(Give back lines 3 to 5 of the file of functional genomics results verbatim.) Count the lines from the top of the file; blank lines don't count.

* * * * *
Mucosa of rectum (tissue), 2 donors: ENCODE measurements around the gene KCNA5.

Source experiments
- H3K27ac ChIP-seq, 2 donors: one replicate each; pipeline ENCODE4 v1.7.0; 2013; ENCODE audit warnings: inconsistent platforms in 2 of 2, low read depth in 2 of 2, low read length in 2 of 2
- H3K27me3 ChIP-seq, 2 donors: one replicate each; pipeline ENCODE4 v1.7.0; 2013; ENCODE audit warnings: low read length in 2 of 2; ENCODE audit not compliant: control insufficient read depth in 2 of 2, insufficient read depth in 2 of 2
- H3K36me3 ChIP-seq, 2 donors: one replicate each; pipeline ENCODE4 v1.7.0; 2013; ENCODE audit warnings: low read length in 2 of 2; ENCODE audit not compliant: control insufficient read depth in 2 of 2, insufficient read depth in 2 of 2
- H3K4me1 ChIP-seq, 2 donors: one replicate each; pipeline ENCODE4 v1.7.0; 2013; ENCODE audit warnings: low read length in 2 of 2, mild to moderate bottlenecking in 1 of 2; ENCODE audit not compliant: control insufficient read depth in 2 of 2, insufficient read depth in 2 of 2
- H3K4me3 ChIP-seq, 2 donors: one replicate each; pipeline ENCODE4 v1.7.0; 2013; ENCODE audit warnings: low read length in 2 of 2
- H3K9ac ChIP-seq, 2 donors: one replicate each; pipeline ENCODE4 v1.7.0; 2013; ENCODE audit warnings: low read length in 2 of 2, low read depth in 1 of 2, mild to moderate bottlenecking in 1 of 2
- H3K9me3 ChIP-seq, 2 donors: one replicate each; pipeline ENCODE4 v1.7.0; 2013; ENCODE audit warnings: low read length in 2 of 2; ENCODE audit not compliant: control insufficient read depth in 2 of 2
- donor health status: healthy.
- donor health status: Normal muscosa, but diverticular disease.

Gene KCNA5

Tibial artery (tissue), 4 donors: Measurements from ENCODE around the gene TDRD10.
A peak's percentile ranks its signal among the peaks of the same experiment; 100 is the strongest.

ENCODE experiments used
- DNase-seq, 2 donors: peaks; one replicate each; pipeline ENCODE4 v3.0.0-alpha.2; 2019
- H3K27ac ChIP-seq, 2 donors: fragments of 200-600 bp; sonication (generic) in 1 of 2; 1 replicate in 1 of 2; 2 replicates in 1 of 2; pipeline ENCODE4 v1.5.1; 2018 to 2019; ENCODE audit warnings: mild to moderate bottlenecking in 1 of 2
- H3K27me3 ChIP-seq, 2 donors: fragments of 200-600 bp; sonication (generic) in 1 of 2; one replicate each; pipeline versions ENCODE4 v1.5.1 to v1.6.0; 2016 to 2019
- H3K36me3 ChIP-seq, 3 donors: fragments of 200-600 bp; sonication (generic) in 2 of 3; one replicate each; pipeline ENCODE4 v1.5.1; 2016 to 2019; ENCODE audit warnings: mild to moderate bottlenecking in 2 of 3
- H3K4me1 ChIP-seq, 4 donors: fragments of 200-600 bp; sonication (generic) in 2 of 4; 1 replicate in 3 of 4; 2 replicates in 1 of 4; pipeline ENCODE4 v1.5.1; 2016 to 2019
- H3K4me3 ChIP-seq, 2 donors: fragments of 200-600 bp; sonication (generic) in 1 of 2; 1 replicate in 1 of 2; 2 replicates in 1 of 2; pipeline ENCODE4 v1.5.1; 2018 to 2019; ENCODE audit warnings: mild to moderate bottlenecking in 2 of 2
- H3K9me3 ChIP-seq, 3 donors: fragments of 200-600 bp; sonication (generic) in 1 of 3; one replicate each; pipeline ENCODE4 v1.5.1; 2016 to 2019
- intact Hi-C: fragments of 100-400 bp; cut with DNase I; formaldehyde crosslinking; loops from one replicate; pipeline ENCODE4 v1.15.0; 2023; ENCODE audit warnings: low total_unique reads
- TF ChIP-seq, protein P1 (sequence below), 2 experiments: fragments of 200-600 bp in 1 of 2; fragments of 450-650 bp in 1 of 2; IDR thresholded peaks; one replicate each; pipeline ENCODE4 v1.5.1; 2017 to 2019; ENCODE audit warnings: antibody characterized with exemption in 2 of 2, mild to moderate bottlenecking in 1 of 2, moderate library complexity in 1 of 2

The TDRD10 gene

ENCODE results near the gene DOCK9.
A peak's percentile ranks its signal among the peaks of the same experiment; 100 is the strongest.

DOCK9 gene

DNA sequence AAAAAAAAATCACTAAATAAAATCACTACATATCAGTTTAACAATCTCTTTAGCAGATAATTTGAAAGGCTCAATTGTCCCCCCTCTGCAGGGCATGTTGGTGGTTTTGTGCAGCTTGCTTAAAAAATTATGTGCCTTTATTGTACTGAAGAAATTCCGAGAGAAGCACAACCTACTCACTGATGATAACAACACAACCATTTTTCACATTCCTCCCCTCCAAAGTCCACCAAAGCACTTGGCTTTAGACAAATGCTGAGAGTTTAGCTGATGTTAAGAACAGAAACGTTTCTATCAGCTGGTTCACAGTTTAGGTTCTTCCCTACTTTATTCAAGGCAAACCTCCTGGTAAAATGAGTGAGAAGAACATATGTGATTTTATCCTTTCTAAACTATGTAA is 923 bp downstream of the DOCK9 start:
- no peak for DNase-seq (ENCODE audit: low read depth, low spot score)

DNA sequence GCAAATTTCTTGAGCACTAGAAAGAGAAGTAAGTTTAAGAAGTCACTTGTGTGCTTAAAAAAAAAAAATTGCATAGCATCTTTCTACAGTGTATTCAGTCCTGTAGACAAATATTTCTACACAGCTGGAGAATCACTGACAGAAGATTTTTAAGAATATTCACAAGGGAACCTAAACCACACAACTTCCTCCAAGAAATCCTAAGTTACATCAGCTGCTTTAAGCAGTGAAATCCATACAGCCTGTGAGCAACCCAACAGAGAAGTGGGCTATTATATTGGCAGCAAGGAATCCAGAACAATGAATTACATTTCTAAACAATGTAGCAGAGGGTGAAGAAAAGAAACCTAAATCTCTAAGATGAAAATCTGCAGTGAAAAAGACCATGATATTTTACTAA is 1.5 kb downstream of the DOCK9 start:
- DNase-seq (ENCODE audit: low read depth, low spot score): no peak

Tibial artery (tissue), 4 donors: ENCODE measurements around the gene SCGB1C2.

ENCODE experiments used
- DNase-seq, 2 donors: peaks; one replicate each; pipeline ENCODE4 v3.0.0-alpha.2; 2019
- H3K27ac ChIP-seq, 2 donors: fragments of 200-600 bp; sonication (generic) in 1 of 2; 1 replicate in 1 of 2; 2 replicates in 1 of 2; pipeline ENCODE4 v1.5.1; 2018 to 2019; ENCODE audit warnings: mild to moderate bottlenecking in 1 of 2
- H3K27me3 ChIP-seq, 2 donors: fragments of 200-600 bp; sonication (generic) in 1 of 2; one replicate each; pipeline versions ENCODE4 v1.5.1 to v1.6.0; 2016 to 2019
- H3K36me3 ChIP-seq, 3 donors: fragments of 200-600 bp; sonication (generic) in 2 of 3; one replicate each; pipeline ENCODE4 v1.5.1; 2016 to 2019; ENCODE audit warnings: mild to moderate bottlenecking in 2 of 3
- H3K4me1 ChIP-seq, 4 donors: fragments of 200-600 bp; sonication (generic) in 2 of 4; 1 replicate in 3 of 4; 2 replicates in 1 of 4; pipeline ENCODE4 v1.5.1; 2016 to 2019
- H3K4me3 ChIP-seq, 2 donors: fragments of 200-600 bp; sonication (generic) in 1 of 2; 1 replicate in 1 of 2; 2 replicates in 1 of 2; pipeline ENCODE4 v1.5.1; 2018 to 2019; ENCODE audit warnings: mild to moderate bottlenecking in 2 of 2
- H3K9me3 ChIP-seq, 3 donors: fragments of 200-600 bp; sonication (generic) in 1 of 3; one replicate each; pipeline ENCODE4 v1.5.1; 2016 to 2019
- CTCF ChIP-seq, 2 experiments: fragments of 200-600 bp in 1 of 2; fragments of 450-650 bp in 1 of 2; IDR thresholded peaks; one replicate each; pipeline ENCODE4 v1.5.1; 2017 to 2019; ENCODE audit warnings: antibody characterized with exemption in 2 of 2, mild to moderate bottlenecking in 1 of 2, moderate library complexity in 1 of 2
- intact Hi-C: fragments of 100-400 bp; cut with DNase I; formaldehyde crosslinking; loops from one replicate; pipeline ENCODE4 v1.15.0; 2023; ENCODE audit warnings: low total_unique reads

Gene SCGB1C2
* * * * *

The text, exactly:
- H3K27ac ChIP-seq, 2 donors: one replicate each; pipeline ENCODE4 v1.7.0; 2013; ENCODE audit warnings: inconsistent platforms in 2 of 2, low read depth in 2 of 2, low read length in 2 of 2
- H3K27me3 ChIP-seq, 2 donors: one replicate each; pipeline ENCODE4 v1.7.0; 2013; ENCODE audit warnings: low read length in 2 of 2; ENCODE audit not compliant: control insufficient read depth in 2 of 2, insufficient read depth in 2 of 2
- H3K36me3 ChIP-seq, 2 donors: one replicate each; pipeline ENCODE4 v1.7.0; 2013; ENCODE audit warnings: low read length in 2 of 2; ENCODE audit not compliant: control insufficient read depth in 2 of 2, insufficient read depth in 2 of 2